The main rule on the German roads is the driver in the left lane goes the fastest. If you aren’t passing someone, move over. If you are blocking the car behind you, move over. Basically, if your car should be in the way, they will honk and flash their lights at you in utter impatience. Even if the light up head is red or there is a stau (traffic jam).
In Germany, police aren’t lingering on roads with radars. Instead speed cameras get you when you least expect it. Some cameras are permanent fixtures and then occasionally, they will pop up as little trailers to catch you going a few kilometers over the limit. German driving isn’t for the distracted. It’s important to be full on at all times, which really should be the way everywhere.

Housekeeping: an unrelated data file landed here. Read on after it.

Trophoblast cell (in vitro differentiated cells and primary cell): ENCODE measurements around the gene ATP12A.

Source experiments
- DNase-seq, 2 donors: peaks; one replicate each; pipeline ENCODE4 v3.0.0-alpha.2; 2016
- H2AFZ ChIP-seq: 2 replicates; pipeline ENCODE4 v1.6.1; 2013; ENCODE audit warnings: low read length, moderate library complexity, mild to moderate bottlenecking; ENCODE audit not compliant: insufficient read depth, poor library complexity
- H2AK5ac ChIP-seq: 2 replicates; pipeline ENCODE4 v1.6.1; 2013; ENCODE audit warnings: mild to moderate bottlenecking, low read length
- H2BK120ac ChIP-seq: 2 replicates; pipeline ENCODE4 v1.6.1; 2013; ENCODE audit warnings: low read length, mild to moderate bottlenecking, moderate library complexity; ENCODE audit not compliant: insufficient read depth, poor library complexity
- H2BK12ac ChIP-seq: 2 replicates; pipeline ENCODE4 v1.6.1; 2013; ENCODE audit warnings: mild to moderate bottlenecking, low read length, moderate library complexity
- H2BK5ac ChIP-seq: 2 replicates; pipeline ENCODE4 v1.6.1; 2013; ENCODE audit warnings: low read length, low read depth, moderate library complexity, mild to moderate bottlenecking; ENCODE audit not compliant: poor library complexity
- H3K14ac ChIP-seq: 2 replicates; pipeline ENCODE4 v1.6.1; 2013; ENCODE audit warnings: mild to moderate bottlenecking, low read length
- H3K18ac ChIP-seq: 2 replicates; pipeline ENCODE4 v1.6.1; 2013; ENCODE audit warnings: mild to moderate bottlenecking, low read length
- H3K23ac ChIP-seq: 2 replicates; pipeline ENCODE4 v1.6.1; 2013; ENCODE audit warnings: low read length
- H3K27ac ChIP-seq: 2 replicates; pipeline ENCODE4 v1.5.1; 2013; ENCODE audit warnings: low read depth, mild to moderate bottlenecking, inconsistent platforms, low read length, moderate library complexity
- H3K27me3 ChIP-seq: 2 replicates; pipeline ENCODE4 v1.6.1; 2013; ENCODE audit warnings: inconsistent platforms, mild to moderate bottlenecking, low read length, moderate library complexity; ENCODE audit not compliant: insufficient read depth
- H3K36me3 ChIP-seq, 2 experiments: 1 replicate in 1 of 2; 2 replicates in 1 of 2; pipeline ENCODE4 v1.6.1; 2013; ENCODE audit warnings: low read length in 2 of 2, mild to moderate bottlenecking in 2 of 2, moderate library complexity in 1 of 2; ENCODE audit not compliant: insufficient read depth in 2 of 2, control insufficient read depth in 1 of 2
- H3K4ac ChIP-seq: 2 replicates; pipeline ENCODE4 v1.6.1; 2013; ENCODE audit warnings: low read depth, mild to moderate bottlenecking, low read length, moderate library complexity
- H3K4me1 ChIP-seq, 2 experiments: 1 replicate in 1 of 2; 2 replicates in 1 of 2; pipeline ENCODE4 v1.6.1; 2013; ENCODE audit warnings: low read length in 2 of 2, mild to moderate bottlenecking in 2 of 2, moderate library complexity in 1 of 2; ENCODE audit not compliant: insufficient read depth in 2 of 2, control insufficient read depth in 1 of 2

Mentally Prepare Thyself for Grocery Shopping
German grocery stores tend to be smaller with less selection than the States. But for the most part, I don’t find the shopping part the most stressful. It’s the rest of the shopping experience that differs from the U.S.
First, make sure you have your 50 cent piece or cart token (which companies use as promotion items) to get the cart. Carts require some kind of payment to ensure a return.
Bringing your own shopping bags is a must, and almost any place in Europe requires bagging your own groceries. Stores will charge a small fee in case you forget your bag.
Once in line, the fun starts. Just like with driving, this is no time to day dream. Load up the items onto the belt. Don’t forget the item separator once your food is on the belt. People get anxious when the divider is not set up for the next customer, but will thank you politely once you place it down. If you have a weekly shopping visit on the belt and the next customer has one item, they may politely ask to skip you so they don’t have to wait.